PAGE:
Today the dharma talk is going to be on non-attachment, and what does that really mean? And so, that consideration of, what do wants really bring out in us, personality wise? How do we know what we want is even what we need? Can we be okay? Can we be okay with just being? I think contentment and peace has to do with being okay as you are, so full and fulfilled. And, of course, that requires acting in the world and creating in the world, but it does not require that we be attached to the end results. I hope that you find the talk as interesting as I did.
I took some pearls, we'll say, from a friend, and a conversation that was being had that I just thought was brilliant. I weaved into the yoga teachings, and I hope that you find it useful in your everyday life. Enjoy the talk.
... about this ... Okay, that's good. I was thinking about there's ... In yoga, we talk about non-attachment. Most yoga teachers talk about non-attachment, the Gita. All the texts talk about non-attachment. It's really hard for us, because we think not being attached to something, initially, we think it's boring, or that it's just like that means you don't care about anything?
I'm going to ... I have to read off of this, because there was a ... I thought this was an interesting way to think about non-attachment, and this does not come from the yoga teachings. It comes from a conversation I was having with a friend, and I took out my phone and wrote it down, because I thought it was really good.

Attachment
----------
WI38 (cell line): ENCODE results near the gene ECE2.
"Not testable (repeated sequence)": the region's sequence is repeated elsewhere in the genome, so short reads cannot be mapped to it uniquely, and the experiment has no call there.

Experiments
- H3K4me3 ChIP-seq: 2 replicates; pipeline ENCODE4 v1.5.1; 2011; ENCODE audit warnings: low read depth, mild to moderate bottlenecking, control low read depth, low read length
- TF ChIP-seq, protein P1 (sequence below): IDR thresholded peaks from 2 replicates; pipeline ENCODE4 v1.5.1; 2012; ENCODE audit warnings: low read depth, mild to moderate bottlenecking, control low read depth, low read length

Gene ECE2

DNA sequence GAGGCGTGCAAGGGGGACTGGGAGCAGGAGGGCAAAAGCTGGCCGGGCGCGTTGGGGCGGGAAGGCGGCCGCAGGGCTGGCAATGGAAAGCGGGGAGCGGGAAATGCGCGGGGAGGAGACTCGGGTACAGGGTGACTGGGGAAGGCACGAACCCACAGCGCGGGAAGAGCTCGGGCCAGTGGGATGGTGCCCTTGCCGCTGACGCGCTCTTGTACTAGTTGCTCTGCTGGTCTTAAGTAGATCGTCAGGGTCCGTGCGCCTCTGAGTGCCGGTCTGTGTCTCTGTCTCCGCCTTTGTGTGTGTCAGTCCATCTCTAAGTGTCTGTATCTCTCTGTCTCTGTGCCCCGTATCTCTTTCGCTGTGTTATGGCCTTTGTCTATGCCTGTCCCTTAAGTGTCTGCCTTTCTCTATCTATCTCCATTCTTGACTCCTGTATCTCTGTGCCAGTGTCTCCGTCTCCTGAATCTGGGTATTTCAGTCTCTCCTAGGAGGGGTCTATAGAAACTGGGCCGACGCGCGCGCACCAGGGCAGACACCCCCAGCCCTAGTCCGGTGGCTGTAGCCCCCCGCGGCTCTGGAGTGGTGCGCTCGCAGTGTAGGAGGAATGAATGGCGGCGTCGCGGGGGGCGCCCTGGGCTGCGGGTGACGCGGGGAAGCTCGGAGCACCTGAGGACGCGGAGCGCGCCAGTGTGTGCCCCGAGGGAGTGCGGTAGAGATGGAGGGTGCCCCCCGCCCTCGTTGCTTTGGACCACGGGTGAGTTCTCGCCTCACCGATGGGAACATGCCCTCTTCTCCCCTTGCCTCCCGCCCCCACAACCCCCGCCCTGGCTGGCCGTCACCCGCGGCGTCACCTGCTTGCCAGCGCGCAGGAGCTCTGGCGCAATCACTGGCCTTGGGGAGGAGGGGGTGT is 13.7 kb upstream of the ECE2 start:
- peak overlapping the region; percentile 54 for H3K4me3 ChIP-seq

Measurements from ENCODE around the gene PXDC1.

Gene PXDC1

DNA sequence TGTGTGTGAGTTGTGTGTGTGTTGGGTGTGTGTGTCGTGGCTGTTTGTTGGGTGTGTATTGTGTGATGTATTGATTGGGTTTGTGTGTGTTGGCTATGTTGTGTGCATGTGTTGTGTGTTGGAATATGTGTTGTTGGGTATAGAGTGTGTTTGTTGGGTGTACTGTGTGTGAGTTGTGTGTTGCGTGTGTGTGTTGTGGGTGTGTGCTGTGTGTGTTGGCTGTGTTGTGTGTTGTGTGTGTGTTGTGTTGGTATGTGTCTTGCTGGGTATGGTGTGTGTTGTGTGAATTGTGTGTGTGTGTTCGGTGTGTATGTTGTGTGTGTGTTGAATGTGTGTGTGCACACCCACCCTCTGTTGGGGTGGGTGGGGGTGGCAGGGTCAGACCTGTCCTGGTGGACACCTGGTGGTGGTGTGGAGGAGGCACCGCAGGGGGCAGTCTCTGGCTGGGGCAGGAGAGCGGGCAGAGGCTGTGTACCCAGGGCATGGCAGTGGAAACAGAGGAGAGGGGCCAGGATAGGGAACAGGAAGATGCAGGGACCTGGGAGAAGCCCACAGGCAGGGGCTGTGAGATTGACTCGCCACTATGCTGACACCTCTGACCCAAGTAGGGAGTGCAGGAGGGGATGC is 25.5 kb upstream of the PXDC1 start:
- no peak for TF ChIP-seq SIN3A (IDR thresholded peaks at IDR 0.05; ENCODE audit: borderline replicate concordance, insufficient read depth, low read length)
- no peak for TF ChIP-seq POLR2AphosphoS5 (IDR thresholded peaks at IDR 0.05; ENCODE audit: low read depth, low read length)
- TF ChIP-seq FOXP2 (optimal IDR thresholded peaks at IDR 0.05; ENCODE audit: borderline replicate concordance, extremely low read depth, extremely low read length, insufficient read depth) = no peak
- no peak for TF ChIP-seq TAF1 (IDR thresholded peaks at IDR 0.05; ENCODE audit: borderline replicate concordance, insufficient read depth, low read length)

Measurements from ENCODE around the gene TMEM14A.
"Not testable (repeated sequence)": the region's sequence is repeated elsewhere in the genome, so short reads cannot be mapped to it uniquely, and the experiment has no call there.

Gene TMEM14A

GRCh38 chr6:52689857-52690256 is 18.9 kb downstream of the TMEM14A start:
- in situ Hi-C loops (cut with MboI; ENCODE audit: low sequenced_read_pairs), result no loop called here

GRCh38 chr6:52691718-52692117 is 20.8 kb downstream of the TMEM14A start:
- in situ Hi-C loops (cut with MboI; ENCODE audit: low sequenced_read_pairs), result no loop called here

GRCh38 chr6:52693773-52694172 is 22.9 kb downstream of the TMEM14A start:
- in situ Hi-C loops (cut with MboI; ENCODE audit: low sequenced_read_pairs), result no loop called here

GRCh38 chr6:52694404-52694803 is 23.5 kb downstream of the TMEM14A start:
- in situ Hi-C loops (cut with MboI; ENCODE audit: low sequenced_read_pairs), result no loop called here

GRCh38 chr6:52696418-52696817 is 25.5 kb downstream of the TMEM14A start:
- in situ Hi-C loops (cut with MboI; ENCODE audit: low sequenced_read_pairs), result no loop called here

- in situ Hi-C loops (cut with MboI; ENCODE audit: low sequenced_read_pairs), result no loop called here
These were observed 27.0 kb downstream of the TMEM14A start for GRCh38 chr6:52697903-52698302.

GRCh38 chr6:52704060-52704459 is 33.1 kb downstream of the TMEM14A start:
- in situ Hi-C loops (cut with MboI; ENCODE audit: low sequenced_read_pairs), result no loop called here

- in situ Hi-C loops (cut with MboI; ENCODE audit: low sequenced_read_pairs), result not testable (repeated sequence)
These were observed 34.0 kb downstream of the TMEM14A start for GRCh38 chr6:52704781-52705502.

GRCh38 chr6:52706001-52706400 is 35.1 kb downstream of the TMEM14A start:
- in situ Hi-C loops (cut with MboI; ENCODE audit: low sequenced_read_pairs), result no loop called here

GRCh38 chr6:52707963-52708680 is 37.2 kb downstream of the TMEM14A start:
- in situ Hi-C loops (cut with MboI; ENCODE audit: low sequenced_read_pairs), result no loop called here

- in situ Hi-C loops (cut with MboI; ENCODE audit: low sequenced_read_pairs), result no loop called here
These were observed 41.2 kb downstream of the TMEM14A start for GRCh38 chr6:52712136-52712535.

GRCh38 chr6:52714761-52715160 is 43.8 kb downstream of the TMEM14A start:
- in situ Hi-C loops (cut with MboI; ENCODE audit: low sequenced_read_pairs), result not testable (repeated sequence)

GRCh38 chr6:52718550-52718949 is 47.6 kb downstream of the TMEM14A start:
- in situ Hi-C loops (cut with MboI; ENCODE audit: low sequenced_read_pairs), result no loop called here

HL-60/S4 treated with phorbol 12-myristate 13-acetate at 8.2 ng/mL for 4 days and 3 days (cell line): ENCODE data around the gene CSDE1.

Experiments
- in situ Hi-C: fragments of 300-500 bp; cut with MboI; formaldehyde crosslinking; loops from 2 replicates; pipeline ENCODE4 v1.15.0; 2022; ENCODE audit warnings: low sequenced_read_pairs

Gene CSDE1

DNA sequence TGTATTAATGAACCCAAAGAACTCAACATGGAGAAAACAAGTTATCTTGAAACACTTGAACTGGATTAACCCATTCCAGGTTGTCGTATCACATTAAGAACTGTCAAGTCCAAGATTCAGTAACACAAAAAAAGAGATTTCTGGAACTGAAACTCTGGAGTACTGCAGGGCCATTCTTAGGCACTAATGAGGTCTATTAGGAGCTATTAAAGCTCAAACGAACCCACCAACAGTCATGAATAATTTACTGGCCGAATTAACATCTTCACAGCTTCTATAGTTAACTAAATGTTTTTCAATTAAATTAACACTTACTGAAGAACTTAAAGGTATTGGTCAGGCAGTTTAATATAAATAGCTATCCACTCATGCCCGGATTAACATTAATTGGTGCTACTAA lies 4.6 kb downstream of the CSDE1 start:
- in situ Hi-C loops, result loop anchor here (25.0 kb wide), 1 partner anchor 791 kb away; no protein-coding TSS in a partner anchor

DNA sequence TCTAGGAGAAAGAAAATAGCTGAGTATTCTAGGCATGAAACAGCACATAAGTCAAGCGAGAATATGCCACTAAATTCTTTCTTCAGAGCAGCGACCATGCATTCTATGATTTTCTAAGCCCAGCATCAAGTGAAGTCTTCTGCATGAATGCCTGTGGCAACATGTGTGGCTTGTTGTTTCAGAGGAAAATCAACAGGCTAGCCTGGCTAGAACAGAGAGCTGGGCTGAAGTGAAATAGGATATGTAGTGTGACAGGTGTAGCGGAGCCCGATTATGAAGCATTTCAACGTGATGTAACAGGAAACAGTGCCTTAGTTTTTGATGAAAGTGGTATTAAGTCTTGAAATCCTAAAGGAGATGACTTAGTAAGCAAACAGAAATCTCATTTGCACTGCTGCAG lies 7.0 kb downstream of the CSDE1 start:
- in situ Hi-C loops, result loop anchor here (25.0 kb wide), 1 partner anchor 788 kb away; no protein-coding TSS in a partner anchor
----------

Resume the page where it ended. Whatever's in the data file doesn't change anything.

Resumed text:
What he was saying, so when you think about attachment, it's kind of like you could talk about it as like desire, right, or wanting. This is how we were talking about it, and he was saying that when you want something, it triggers your negative personality traits. Right? That's the first piece, which I thought was really interesting, because it's true, right? The moment you want something, and you really want it, don't you start ... If you really go down the path, you start doing things that you wouldn't normally do to get it, that you don't think that that's who you are?
You're sort of like ... The lines get a little bit blurry, right? Not always. I'm not saying it's not good to have goals, okay? I'm talking about when we really just wake up every morning and want something.
Then the other piece of that, and this is all yoga teaching, when you get what you want, what happens?
You ... yeah, you just get a new want. Right?
When we go for external, I mean, no matter how big it's become, this is why I think sometimes I used to ... Michelle and I shared a teacher. We do still share a teacher, Lama Marut. Some of you may have seen him when he came, right? Yeah, from training.
He's amazing, but he would always say, "People either bottom out or top out." I think about that "top out" piece. People get whatever they want, right? All the things that we think we desire, and then what? You retire? They send you off with a Rolex, and a week later, no one knows who you are. You know what I mean? That can be ... It can be both sides, and it's interesting.
So, if we're constantly outsourcing, right, when we get something, it doesn't really satisfy us, because then we've got to find a new something. Then we're constantly creating that cycle of never being satisfied. Does that make sense?